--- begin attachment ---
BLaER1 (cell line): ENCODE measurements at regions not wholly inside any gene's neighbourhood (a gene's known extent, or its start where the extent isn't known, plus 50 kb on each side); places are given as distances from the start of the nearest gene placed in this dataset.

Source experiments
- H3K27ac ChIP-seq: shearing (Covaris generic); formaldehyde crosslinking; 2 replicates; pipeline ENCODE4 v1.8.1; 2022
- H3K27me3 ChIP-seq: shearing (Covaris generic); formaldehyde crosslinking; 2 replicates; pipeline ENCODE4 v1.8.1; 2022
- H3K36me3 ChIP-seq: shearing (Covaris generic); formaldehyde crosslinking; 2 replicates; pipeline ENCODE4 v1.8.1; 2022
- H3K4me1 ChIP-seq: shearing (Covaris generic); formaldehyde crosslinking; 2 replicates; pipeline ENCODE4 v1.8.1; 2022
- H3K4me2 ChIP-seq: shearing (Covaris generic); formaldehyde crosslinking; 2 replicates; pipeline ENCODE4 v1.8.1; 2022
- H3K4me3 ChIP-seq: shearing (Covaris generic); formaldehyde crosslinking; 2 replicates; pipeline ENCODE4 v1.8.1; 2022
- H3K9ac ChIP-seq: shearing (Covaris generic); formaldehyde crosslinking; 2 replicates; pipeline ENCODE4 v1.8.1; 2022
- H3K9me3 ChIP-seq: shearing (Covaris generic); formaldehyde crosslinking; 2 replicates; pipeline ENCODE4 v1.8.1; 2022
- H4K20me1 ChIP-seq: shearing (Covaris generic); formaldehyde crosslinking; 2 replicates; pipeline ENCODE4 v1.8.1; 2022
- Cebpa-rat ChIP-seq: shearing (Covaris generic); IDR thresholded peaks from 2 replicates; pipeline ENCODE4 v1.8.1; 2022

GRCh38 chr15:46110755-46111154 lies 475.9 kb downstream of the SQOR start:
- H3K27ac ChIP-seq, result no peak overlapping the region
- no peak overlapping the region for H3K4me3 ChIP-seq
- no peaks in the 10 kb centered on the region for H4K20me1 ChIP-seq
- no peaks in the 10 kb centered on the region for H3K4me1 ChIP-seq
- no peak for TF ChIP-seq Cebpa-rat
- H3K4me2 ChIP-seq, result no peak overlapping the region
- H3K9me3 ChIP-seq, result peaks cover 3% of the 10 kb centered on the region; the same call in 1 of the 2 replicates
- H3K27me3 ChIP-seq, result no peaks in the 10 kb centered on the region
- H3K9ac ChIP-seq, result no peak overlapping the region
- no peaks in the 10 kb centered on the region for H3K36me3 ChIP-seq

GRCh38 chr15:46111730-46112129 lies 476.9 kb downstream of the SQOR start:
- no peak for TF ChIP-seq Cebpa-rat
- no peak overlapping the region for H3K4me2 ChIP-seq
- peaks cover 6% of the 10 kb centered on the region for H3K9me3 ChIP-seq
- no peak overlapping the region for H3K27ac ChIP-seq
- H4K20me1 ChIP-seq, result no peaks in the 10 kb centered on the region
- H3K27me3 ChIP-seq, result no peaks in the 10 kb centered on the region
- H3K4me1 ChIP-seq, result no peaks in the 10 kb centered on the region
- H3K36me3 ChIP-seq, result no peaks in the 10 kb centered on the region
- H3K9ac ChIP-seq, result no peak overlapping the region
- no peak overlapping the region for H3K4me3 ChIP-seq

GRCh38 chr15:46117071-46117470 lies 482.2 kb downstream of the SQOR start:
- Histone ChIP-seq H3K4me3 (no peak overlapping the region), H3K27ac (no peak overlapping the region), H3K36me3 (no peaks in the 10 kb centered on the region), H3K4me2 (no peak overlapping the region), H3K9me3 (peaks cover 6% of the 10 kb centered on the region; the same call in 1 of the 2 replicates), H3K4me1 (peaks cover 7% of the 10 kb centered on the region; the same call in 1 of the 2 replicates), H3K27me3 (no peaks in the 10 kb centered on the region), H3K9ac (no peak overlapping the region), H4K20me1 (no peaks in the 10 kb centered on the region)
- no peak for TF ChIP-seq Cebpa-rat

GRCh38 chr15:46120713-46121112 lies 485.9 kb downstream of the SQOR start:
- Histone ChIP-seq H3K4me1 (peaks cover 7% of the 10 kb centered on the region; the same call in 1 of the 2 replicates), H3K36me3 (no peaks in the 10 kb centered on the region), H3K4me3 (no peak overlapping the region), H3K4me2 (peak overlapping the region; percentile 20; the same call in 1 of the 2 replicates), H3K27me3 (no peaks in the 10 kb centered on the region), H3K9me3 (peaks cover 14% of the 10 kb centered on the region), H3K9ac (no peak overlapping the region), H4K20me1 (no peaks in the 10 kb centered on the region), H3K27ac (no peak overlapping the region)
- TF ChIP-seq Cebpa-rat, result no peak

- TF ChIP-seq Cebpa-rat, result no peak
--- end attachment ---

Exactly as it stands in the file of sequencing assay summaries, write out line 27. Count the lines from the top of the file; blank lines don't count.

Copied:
- peaks cover 6% of the 10 kb centered on the region for H3K9me3 ChIP-seq